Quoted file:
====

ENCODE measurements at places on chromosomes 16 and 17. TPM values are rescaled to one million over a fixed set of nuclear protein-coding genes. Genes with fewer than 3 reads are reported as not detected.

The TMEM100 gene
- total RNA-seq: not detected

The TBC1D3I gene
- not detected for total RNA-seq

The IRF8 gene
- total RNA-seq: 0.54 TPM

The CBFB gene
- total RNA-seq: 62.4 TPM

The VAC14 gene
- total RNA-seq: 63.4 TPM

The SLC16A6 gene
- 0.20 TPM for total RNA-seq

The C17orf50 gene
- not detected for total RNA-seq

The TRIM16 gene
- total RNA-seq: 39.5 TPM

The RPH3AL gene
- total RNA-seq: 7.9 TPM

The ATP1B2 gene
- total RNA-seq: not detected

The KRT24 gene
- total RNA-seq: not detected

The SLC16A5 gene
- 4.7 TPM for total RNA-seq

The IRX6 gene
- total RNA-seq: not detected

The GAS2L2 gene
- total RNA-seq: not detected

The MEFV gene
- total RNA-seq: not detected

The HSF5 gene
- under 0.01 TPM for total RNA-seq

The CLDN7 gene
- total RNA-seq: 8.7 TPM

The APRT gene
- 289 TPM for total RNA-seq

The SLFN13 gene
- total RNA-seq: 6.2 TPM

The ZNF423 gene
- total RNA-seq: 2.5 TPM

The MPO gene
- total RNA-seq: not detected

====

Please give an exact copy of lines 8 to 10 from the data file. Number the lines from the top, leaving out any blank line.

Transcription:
The CBFB gene
- total RNA-seq: 62.4 TPM

The VAC14 gene